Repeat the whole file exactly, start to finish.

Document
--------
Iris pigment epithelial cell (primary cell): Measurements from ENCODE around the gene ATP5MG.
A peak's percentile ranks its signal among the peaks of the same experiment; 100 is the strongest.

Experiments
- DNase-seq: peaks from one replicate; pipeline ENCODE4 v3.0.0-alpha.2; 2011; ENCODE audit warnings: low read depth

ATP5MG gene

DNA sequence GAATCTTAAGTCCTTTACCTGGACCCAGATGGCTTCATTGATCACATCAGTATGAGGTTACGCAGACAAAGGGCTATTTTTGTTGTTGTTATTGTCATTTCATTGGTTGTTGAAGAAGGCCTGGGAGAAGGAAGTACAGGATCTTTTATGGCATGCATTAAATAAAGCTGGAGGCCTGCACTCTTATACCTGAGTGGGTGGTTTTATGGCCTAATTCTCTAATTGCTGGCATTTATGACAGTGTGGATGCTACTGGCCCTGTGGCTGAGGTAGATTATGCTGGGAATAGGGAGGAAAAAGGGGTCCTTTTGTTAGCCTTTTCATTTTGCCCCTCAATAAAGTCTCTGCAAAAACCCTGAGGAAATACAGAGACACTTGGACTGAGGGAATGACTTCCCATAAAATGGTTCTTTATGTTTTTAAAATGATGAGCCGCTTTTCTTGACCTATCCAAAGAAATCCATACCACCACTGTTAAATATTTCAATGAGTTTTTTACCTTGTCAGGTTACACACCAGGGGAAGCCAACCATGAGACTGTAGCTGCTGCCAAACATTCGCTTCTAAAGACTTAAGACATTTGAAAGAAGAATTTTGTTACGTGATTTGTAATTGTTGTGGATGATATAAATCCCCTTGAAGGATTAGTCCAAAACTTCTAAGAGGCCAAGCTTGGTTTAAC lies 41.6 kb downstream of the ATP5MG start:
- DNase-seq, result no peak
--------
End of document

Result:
Iris pigment epithelial cell (primary cell): Measurements from ENCODE around the gene ATP5MG.
A peak's percentile ranks its signal among the peaks of the same experiment; 100 is the strongest.

Experiments
- DNase-seq: peaks from one replicate; pipeline ENCODE4 v3.0.0-alpha.2; 2011; ENCODE audit warnings: low read depth

ATP5MG gene

DNA sequence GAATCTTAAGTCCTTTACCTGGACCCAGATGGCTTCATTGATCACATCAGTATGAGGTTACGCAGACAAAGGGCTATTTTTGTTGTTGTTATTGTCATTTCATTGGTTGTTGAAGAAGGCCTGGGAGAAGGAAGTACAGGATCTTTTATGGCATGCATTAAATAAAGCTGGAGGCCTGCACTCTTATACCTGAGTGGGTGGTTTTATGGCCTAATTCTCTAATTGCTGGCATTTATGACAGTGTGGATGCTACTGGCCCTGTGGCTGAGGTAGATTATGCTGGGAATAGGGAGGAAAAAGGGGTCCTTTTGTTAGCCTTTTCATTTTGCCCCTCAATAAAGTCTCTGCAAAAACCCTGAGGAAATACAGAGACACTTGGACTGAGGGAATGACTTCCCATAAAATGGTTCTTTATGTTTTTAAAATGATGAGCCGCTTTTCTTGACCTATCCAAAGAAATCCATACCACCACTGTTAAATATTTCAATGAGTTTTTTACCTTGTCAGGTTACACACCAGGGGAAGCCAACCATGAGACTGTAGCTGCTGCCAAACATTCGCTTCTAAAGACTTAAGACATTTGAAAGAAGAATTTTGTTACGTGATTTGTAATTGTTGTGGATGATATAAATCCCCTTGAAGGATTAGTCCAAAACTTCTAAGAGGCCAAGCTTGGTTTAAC lies 41.6 kb downstream of the ATP5MG start:
- DNase-seq, result no peak